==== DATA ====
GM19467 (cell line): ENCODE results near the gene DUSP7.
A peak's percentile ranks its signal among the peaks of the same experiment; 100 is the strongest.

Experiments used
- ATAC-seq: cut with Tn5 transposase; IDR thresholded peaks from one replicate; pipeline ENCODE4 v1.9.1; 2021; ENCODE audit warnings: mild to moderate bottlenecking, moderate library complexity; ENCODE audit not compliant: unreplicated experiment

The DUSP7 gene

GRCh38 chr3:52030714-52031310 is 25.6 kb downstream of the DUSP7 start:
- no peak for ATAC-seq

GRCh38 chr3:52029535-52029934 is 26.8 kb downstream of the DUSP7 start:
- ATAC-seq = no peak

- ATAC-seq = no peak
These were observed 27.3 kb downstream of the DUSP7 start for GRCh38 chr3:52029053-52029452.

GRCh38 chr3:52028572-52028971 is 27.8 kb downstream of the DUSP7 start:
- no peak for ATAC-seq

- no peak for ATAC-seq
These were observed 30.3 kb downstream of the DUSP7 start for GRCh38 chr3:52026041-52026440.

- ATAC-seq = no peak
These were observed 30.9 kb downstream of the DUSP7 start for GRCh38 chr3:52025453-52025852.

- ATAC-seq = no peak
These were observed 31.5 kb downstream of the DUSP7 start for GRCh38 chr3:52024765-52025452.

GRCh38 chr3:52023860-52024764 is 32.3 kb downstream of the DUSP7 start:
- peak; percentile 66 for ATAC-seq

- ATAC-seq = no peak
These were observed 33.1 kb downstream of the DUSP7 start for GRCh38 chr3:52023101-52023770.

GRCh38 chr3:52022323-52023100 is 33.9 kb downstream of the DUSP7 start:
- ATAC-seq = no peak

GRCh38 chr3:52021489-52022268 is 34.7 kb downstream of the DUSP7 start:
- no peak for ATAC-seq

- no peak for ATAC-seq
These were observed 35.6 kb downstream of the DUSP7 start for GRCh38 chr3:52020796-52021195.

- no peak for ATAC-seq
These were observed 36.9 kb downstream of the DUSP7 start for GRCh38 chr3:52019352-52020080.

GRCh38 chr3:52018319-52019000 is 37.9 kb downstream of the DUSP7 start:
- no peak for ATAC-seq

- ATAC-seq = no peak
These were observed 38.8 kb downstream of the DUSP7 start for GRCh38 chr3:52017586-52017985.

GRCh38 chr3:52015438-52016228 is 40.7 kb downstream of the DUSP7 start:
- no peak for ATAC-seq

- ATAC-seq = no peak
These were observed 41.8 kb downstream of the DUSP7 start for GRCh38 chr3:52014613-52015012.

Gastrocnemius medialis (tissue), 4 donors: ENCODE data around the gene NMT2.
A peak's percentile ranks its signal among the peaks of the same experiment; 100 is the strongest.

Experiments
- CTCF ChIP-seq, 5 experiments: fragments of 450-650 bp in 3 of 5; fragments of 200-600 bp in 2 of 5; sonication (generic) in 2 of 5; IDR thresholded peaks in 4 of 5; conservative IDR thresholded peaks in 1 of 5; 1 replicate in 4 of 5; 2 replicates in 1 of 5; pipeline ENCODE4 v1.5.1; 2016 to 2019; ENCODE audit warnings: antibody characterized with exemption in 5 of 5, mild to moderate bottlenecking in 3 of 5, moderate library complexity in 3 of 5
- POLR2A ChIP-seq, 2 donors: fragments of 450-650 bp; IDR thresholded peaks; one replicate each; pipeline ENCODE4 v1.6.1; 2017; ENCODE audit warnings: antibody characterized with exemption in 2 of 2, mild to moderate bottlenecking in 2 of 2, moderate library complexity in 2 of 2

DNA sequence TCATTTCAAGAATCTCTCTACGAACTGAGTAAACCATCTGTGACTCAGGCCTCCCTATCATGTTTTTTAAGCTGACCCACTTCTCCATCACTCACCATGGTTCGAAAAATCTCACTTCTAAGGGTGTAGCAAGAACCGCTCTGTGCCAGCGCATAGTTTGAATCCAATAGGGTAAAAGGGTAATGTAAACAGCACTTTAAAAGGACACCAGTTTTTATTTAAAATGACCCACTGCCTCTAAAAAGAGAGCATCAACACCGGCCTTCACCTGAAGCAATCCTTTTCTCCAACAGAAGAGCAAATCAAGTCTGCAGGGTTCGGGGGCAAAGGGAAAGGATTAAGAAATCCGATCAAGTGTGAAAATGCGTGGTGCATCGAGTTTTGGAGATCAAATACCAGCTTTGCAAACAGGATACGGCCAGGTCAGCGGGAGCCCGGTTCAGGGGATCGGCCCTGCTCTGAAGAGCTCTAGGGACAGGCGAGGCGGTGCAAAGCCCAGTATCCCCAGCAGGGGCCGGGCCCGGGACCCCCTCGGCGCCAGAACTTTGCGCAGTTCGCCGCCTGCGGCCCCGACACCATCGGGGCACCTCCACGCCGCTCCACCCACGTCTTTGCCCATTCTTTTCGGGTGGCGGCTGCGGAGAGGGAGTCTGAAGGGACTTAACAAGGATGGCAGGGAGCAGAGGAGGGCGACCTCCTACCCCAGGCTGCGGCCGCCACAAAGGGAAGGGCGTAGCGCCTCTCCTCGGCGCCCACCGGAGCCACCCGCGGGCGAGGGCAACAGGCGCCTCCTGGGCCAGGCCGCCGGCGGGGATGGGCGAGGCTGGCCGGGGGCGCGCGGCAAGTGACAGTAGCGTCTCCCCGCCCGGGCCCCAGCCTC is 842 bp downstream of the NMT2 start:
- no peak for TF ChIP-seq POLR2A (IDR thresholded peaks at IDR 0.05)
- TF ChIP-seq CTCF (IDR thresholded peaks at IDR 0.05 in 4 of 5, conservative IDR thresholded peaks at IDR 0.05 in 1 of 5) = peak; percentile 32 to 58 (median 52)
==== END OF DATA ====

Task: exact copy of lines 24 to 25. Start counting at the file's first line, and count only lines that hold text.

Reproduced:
GRCh38 chr3:52022323-52023100 is 33.9 kb downstream of the DUSP7 start:
- ATAC-seq = no peak